No one leaves a Wah! concert with a heavy heart, shoulders hunched, or feet shuffling. — Anna Dubrovsky
Does your name have an exclamation point in it? Wah! does. Sure, I had heard of Wah!, but what’s up with the name? I found her name intriguing, so I did a little research and found that she received the name Wah! from a yoga master when she was 17 years old.
Wah! means bliss, and according to Wah!, she didn’t have much “bliss” when she was 17 years old.
An English parallel to the name Wah!, would be “Joy.” In an interview, Wah! elaborated on the meaning of her name: “The longer I have the name, the more I understand it. It wasn’t until later that I explored where the name comes from, what its history is. It exists in every language. Even in English, the word “Wow” is this sound.”
I attended my first WAH! Concert at Bhakti Yoga Shala, an intimate venue in Santa Monica that hosts a steady stream of Kirtan performers. Wow is the appropriate term to describe the experience of sitting in the front row, mesmerized, slipping into a hypnotic, then meditative state as WAH! shared her musical talents through Kirtan.
I arrived at Bhakti Yoga Shala to find a serpentine line of people quietly chatting with excitement, waiting outside the door, to see Wah! Inside, Wah! was on the electric bass completing the sound check with her bandmates, Jeff Andrews on drum kit and Sequoia Neptune on Harmonium and back-up vocals.
Prior to letting in the bevy of bodies waiting to enter the warmly lit studio, Wah!, along with Sequoia Neptune, kneeled on the floor in the prayer gesture (Atmanjali Mudra), and recited Sanskrit invocations to three photographs of prominent humanitarians and spiritual leaders. Several rose stems were placed on the pictures with rose petals lovingly strewn over the photographs. This small gesture offered me a deeper appreciation for WAH! Rather than Kirtan being just another concert or gig, her work was connected to her spiritual practice. Her gesture offered her service to a higher source. After witnessing this private ceremony, I felt a sincere respect for Wah!.
As the bustling people navigated through the studio to find the “prime” spot in which to hear Wah! perform. I could feel the wave of anticipation. The style of Kirtan she plays is referred to as Japa which means repeat. In Japa, there is a call and response where Wah! sings a line and the audience sings it back.
Wah! intricately weaved the human experience into her Kirtan, guiding all of us on a journey of self-love and acceptance through her music. Her spiritual approach to her music was inspiring and brought me back to the realization that we can collectively change our past and future karma through chanting.
The opening chant, Ganesha, can be found on Wah!’s latest CD “Love Holding Love”, and is one of my favorites songs from her vast song collection.
Somehow, the three piece Wah! band felt larger and fuller. With the masterful percussion of Jeff Andrews and the soulful backup vocals of Sequoia Neptune, Wah! captivated us with her spiritual, Eastern-tinged sound.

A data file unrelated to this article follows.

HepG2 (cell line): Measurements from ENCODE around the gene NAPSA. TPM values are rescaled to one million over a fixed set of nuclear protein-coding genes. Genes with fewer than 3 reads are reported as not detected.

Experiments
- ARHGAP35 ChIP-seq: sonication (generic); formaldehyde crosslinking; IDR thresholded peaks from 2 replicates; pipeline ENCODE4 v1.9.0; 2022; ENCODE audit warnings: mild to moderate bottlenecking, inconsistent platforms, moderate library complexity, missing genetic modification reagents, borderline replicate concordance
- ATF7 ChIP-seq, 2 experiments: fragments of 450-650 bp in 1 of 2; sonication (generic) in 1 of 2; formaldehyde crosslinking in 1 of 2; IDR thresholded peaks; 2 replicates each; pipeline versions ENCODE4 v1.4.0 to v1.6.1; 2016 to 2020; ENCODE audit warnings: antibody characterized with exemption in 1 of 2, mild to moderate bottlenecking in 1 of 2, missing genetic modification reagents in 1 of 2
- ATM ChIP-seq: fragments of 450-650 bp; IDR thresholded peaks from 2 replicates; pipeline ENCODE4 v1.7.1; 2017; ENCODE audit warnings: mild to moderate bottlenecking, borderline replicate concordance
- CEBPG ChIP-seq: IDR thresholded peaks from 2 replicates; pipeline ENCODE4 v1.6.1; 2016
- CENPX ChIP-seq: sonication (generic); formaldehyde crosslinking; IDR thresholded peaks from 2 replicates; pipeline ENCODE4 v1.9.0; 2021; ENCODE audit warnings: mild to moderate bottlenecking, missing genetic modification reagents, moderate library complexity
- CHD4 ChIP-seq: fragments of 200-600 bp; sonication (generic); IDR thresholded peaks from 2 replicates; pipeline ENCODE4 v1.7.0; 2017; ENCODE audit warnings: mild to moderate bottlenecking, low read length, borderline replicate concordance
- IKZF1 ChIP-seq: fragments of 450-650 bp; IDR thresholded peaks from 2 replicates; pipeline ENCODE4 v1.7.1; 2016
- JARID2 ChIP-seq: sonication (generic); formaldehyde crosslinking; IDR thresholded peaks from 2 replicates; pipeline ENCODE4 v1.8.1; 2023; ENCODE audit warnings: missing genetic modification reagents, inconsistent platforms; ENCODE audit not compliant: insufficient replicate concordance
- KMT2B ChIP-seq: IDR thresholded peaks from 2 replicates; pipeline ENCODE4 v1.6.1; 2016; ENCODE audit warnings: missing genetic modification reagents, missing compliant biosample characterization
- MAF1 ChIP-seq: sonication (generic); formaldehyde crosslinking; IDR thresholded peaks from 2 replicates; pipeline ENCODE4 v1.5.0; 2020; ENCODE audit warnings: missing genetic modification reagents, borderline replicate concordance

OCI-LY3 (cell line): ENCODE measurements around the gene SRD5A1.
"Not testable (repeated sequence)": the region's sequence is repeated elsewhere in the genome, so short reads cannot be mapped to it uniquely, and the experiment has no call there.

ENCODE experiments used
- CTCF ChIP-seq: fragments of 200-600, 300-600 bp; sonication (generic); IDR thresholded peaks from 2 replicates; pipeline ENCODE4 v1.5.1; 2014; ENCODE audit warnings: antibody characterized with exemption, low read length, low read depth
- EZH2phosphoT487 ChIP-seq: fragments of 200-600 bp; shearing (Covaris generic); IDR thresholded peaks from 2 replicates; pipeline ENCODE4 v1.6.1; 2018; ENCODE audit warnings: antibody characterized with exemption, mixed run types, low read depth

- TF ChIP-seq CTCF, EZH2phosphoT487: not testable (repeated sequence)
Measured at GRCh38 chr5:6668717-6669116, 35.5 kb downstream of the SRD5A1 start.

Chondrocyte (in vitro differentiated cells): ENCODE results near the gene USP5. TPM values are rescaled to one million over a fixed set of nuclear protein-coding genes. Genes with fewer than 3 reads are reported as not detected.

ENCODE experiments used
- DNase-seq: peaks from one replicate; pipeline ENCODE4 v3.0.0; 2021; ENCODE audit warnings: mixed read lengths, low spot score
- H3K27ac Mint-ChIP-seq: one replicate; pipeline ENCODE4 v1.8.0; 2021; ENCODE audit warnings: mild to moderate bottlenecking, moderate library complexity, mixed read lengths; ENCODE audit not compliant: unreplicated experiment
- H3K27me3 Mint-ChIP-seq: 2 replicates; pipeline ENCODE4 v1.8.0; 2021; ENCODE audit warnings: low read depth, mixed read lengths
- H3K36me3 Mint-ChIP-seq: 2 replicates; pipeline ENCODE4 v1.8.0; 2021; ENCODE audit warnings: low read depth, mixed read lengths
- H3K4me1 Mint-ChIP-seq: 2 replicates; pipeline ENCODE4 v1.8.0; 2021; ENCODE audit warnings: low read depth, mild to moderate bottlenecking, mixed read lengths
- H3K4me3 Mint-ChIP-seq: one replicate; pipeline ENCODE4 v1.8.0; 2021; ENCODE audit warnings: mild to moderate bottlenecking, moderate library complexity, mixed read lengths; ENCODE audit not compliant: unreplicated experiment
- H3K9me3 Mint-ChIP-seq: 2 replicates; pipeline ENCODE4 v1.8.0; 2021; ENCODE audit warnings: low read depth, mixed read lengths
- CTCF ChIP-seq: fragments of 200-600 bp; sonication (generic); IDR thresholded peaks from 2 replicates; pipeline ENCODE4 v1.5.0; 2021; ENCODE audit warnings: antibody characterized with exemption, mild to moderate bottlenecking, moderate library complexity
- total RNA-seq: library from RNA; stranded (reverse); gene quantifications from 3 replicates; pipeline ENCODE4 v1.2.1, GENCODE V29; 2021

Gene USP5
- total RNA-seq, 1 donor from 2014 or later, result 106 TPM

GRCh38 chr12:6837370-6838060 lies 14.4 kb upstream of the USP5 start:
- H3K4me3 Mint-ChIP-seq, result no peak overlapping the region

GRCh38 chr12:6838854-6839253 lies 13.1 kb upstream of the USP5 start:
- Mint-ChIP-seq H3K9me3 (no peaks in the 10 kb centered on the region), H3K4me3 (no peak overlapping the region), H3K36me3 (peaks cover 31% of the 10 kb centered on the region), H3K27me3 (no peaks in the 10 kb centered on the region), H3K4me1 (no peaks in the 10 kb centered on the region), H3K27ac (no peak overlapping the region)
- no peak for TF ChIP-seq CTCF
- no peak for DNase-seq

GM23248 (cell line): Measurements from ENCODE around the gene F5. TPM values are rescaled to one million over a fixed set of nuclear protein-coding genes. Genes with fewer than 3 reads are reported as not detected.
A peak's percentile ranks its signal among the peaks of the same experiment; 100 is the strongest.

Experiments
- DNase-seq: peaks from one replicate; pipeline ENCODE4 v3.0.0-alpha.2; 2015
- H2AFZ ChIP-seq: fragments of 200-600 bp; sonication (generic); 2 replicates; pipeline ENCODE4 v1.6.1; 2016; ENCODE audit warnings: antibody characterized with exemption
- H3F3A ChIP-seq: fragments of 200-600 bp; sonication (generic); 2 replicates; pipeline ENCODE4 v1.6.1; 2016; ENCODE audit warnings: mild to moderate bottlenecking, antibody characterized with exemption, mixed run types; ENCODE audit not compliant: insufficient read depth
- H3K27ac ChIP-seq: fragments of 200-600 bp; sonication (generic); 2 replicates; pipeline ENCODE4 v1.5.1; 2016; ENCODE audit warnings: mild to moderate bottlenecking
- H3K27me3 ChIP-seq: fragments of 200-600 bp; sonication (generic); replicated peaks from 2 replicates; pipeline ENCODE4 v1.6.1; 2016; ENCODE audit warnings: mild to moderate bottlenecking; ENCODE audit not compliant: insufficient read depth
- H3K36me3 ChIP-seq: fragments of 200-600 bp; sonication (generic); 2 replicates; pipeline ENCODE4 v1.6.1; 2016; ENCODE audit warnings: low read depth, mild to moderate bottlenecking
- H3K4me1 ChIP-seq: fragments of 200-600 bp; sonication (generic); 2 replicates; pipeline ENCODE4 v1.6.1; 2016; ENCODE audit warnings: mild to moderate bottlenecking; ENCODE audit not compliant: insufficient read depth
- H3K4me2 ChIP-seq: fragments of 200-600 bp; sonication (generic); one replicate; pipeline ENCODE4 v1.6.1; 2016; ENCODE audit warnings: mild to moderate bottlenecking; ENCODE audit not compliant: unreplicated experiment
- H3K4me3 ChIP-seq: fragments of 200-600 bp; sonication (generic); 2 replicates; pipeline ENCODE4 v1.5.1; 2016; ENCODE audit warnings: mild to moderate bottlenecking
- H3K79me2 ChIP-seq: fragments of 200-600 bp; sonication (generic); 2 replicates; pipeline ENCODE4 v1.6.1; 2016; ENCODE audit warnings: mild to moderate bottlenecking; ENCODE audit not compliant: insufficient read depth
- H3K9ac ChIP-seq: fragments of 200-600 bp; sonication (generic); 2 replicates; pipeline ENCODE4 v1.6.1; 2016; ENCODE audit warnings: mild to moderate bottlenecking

In addition to her soothing voice and playful arrangements, Wah! seemed to have a an energetic aura that allowed the audience to slip into a trance state of “bliss.” When I stood up to get a sip of water, I saw a crowd with serene and placid faces, eyes closed, chanting with heartfelt voices, bodies soft and fluid, swaying rhythmically to the ambient swell of the music.
Wah!’s Kirtan, coupled with her loving spirit, provided an opportunity to radiate love and light. The collective vibrational energy produced in the studio lasted several days for me. I found it very healing. It was as if I had an internal massage, which assisted in chipping away of the “protective wall” around my heart, the one most of us build to guard our vulnerability so we won’t be hurt or disappointed. In this open state, it’s easier to face the emotions we fear will debilitate us, to accept ourselves.
I left Wah!’s Kirtan imbued with a lighter energy, the “wall” around my heart softer and more supple, knowing that in order to love; I’d have to risk being open, more vulnerable— accepting that with love, there is also pain.
As Anna Dubrovsky wrote in Yoga International, “No one leaves a WAH! concert with a heavy heart.” So when a Kirtan singer with the unique name of Wah! comes to your neck of the woods, enjoy the sound of pure bliss.
To learn more about Wah!’, her concert tour dates and CDs, you can visit: www.wahmusic.com.
Definitely check out her latest CD release Love Holding Love and listen to my three top picks from the album: Ganesha, Unconditional and Heart Sutra Soulshine by clicking onto: http://www.wahmusic.com/music_loveholdinglove.html.
Until my next Kirtan review, may your heart be strong and pure, allowing universal love and light to enter with every breath and song.
Kat Stimac is a photographer and yogi who specializes in detailed photographs of Flora and Fauna, landscapes, sky-scapes and textures. Kat applies the mindfulness of meditation to her photographic technique, capturing wildlife in unguarded moments of stillness or repose, stunning moments in time or breathtaking vistas to create a state of transcendence in the viewer.
Sony Trieu is a Yoga teacher and Thai Yoga Therapist, who specializes in Slow Flow Vinyasa, Yin and Restorative style classes and the application of ancient healing techniques. Sony is passionately committed to exploring and sharing healing modalities through her work and writing.